He started on Thursday and it was another lights-out performance for the guy who has been one of the best this year for any power college program. He went nine innings and struck out 14, walked four, allowed two hits and one run. I don’t love seeing him throw 127 pitches but by every account, he was untouchable. He was facing Alabama which has two players in Mikey White and Casey Hughston who will be top-five round picks this year, so he faced good competition. The question is who has the guts to pull the trigger on Fulmer. Every year I go to bat for an undersized arm like Sonny Gray, Marcus Stroman, Rob Kaminsky and Brandon Finnegan. Every year those guys go later than they should because of size. I get the concerns with Fulmer. His delivery is very high effort. I don’t feel as strongly about him as the four guys I mentioned before but still Fulmer is a clear top talent in this draft who will go later than he should because of size concerns. His stuff and stats are as good as anyone in this draft and he was holding his velocity through the entire game on Thursday, which is not something a lot of guys in this draft can do with his type of velocity.

Thomas Eshelman, RHP, Cal-State Fullerton

I have a friend who has never watched a college baseball game. He has no interest, but every Saturday morning we discuss the latest Eshelman start. This weekend Eshelman pitched a complete game shutout, allowing five hits and striking out 12. He walked no one because he never does. He has walked six batters in 105.1 innings. Over 46 starts and 345 innings of his college career, he has walked 17 players. Kyle Funkhouser walks that total in about four games. This is not a knock on Funkhouser; it just shows how unbelievable Eshelman has been when it comes to commanding his pitches. I get it: the stuff is average but at what point can 70 grade command mean that a guy has potential to be a solid pitcher? He should move very quickly, as his stuff is refined and his command is exceptional for any pitcher. He is 6’3”, 190 pounds, so he can get bigger and possibly add some velocity. I can’t wait to follow his career. Eshelman is the test case for how important command and control versus pure stuff is. He will be in my next top 50; that’s a promise.

Steven Duggar, OF, Clemson

Duggar was considered a possible first-rounder before the year began. He has all the tools a team could fall in love with. His antithesis is his teammate Matthew Crownover, who despite being undersized and over-looked as been an excellent pitcher all year and threw another gem on Thursday. Duggar has plus speed and a cannon arm. He should be able to hit for average power, as well, as he has a big strong frame. He struggled at the start of the year and the industry just seemed to collectively give up on Duggar after years of waiting. Yet something very interesting is happening this year, and I doubt I am the only one to notice. In the past, Duggar has struggled as a free swinger who was prone to high strikeout rates. His first two years in college, he had 50:97 walks to strikeouts rate. This year its 49:38 walks-to-strikeouts rate. He is going to walk more this year than he had the first two years combined and his strikeout-to-walk has gone from 1.89 last year to 0.78 this year. It’s like he is a completely different batter. His power totals are up, as well.

Duggar looks like a plus defender to me with plus speed who all of the sudden is an on-base threat. This weekend, Duggar was 3-10 with four walks, five runs, a homerun, and two stolen bases. I think he goes in the second round to a smart team that sees a potential leadoff hitter with plus defense. If I was running a team, I would draft him and put him in centerfield and hope he continues with the growth he has shown this year.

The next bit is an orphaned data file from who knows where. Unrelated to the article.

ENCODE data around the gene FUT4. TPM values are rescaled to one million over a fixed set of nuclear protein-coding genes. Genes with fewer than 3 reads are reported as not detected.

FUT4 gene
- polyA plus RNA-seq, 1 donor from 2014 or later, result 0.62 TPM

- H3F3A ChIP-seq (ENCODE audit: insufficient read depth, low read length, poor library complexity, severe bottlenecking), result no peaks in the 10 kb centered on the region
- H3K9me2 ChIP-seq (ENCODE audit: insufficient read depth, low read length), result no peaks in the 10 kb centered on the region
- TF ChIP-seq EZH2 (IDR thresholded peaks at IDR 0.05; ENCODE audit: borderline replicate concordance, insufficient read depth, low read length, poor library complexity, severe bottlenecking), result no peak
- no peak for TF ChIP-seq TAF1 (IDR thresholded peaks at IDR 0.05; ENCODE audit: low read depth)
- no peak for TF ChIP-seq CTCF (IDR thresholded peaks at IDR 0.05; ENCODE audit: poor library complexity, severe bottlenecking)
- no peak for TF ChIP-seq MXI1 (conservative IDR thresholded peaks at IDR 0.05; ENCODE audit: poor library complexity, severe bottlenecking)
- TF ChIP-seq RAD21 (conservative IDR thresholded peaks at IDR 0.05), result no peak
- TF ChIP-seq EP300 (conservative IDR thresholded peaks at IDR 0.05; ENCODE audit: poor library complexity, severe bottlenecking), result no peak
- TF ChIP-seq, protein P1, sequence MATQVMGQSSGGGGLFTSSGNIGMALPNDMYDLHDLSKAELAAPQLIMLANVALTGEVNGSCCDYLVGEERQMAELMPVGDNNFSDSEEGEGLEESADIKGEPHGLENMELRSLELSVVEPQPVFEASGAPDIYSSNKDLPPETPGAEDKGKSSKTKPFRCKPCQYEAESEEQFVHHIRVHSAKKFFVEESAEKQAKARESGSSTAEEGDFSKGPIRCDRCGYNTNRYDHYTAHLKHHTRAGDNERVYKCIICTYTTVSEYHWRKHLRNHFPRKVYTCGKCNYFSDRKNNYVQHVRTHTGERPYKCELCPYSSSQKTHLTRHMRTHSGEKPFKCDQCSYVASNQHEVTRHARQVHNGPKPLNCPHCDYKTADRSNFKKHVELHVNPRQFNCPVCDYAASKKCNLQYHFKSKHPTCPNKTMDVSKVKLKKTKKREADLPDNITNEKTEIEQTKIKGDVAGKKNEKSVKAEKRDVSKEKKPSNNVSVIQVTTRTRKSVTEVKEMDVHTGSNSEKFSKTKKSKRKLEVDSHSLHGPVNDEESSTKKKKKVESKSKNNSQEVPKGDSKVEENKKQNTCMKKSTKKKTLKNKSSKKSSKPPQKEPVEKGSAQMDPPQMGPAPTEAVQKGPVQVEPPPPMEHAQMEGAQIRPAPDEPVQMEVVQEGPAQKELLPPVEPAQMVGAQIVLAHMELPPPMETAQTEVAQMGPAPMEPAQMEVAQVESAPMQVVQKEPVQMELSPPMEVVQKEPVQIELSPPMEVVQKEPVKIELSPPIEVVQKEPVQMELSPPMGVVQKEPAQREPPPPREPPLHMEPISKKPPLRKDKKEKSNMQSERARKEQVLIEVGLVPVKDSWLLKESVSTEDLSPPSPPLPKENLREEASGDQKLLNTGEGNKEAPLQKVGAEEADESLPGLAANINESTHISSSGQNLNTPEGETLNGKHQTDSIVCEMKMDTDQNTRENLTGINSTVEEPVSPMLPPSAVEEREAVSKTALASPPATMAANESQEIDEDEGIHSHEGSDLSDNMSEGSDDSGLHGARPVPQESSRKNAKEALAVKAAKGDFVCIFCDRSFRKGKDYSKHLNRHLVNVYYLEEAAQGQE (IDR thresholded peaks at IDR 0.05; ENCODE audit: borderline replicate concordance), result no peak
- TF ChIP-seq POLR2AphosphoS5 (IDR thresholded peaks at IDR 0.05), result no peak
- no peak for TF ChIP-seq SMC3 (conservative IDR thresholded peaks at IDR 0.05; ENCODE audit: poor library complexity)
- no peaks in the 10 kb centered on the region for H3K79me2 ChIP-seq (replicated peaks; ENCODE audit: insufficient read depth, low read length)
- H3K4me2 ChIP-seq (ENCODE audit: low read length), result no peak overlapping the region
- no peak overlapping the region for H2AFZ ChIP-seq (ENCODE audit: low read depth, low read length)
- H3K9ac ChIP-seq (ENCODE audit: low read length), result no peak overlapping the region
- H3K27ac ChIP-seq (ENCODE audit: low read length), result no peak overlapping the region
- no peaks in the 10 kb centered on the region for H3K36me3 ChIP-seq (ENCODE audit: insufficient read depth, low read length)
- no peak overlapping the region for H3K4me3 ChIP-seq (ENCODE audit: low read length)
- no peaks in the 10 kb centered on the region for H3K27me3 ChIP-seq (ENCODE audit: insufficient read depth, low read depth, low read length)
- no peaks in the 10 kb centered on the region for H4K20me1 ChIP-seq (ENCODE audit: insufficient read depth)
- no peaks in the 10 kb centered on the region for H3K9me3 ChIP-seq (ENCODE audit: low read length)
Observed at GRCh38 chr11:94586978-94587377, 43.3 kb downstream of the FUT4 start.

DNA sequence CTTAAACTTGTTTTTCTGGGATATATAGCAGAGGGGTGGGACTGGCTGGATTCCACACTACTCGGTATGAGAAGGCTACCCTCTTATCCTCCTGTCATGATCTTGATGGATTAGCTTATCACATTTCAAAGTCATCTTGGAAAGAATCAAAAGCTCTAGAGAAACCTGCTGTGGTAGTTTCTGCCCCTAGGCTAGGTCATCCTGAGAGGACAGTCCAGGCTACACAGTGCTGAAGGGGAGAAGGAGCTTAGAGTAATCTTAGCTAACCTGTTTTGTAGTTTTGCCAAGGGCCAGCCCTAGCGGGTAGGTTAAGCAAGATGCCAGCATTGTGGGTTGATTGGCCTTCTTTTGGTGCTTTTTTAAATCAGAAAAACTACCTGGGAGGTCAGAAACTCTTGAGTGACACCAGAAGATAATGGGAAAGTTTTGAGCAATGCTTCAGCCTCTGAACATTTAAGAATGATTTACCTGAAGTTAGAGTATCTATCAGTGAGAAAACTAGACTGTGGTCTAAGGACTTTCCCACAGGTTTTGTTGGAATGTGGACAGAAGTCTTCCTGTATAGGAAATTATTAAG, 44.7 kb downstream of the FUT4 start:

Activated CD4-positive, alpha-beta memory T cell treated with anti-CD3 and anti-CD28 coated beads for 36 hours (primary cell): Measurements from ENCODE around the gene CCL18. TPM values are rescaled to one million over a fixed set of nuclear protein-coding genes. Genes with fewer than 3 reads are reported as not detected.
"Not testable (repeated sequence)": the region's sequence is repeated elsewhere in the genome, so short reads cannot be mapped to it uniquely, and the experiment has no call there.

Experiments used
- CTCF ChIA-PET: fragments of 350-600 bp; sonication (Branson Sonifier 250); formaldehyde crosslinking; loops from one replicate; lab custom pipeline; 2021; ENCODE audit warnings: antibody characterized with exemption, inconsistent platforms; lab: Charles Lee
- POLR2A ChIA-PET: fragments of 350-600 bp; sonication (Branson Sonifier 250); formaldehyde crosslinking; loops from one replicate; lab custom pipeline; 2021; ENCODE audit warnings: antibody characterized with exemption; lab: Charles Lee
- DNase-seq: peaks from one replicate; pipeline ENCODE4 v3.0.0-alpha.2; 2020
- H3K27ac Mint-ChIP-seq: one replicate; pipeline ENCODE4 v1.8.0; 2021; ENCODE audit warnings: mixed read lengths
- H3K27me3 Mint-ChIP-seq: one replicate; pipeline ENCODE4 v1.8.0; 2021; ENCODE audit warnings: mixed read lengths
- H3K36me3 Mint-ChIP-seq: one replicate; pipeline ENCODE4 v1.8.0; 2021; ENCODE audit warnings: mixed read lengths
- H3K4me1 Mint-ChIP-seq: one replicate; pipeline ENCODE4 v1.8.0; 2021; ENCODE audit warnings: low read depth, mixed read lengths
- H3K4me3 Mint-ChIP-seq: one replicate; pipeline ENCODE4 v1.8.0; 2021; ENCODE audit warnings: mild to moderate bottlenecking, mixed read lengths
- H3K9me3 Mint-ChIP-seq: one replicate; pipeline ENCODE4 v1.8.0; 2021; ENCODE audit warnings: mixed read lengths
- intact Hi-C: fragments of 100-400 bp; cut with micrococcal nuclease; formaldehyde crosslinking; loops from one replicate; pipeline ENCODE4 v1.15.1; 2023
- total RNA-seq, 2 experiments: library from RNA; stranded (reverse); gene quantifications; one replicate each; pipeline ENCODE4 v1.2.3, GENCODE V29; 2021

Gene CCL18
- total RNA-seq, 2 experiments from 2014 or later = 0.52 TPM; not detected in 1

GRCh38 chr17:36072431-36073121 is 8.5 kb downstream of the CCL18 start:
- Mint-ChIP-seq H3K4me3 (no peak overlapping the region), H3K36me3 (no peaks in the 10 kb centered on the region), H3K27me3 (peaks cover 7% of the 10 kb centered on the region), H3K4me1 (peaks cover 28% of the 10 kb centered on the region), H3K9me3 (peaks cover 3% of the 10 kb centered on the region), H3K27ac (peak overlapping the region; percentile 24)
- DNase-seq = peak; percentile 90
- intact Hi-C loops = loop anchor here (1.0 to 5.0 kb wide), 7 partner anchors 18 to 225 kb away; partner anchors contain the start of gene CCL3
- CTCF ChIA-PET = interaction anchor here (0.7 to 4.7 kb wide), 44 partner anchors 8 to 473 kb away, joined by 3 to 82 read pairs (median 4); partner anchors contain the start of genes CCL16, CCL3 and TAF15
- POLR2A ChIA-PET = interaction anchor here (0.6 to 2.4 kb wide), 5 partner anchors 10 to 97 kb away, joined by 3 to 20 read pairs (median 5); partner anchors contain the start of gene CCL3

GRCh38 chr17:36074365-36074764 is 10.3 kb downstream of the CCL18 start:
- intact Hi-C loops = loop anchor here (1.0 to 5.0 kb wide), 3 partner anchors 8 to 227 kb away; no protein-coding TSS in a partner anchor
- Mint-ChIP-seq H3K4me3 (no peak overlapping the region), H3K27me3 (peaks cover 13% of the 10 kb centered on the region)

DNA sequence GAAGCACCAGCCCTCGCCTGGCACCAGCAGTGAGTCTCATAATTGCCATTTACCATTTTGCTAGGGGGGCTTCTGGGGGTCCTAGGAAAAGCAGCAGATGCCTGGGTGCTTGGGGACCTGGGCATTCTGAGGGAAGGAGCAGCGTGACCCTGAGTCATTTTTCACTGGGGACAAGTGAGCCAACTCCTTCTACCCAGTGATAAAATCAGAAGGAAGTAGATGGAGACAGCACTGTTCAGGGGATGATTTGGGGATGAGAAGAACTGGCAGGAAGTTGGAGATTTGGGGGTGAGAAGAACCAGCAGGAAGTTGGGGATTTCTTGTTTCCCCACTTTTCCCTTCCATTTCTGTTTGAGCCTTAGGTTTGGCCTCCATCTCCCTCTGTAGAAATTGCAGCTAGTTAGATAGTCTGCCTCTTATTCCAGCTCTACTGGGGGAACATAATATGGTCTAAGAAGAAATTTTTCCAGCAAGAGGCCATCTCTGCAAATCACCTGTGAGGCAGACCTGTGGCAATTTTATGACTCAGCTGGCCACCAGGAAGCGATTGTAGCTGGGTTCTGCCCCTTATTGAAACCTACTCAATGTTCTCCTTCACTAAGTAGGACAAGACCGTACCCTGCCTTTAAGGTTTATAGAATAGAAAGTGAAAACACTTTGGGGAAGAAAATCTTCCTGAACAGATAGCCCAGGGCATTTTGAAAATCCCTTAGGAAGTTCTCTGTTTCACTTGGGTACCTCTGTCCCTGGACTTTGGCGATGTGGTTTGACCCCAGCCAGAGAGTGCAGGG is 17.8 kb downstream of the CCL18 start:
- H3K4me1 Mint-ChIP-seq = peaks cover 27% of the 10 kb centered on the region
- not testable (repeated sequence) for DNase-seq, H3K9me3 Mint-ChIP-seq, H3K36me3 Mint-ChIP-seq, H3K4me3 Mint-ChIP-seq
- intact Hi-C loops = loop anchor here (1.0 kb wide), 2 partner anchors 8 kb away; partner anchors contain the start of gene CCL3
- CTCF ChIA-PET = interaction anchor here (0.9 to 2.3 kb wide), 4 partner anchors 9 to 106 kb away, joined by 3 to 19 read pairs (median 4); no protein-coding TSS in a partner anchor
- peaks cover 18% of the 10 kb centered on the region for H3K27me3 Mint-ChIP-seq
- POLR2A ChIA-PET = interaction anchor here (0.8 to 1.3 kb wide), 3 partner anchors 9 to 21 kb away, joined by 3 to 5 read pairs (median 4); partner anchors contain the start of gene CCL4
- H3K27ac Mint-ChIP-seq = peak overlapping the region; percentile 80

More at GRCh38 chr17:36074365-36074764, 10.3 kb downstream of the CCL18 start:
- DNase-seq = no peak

Strikes

D.J. Stewart, OF, FSU

I feel bad for Stewart. He has been a great player for Florida State for three years. He is an on-base percentage machine. Yet he is clearly sliding a bit on boards. The Benintendis and Deweeses of the world have passed him by. I think he is more than likely a sandwich pick or later now, maybe even a second rounder. He will get hit with being a bad body type, which isn’t fair, he is just a thick kid. I don’t mean that as a euphemism either. He was an all-state running back and you can see that. His arm and speed aren’t great so he is a left fielder or a first-baseman which again hurts his value. Then you add in that he is undersized and it makes team concerned about his power potential, so you can see the issues. This weekend, he was 4-12 with a run, double and homerun. I am still a fan. It’s hard to look past the fact that he has walked 62 times in 54 games. I think the floor is high for him. Players who show anywhere near his level of command of the strike zone as a hitter have a better chance of finding their way to the majors.

Ian Happ, 2B, Cincinnati

Happ actually had a pretty good weekend. He was 6-14 with a walk, two doubles, a homerun and two runs scored. Yet his stock is sliding. I considered him a lock for the top-10 because of the weakness of the college bats. I still believe in the bat and he is going to stay in my top-10 on my big board. Yet now some places he is sliding out of the top-20 picks. He is considered the fourth or fifth best college bat in some places, as well. He is the third-ranked college bat for me because of positional value. I like the bat more than sure top-10 picks Dansby Swanson or Alex Bregman. Swanson and Bergman look likely to stick to short and Happ has bounced from second to the outfield this year. This is hurting him and someone like Andrew Benintendi has a chance to pass him on some boards, because he is an up-the-middle player. Happ has the best current hit tool in this class and it projects as a plus hit tool. He is a switch-hitter with a chance to stick at second base with average power. He walks as much as he strikes out. If Happ does slide out of the top-15 whatever team drafts him will get a downright steal in my eyes.